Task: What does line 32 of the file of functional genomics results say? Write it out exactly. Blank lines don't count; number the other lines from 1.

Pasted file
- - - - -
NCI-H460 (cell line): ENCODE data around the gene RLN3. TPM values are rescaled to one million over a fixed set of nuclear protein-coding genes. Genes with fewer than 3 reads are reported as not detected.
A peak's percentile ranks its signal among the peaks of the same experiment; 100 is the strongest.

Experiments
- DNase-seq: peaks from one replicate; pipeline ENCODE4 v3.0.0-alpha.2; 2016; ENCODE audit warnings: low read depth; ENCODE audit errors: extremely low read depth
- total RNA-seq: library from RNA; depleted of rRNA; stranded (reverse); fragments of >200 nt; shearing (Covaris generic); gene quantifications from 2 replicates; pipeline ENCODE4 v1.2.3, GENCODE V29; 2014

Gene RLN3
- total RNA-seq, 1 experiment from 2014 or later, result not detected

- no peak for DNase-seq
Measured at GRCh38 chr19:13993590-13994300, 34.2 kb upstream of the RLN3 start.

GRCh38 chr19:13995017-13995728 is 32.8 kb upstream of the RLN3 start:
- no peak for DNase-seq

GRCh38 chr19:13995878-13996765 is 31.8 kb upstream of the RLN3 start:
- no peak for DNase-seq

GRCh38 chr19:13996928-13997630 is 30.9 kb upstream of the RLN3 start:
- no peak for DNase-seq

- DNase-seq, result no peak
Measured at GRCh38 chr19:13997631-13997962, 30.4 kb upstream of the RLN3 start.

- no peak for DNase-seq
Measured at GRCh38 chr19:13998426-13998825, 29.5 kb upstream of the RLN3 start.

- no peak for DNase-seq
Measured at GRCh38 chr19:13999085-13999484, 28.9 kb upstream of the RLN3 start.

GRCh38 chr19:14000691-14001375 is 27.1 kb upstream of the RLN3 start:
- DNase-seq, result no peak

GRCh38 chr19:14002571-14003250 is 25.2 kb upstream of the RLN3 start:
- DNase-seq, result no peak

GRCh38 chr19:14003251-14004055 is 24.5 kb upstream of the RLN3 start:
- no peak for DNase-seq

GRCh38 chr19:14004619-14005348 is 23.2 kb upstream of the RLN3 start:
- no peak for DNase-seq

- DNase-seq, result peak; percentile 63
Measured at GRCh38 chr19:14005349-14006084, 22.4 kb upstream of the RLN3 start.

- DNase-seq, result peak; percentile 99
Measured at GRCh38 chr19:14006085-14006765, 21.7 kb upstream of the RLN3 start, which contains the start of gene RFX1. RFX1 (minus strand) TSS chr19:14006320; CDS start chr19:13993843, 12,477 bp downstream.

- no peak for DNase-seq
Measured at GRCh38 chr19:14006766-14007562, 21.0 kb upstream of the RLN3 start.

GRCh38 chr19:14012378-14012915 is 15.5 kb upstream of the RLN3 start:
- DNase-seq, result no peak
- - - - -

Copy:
- DNase-seq, result peak; percentile 99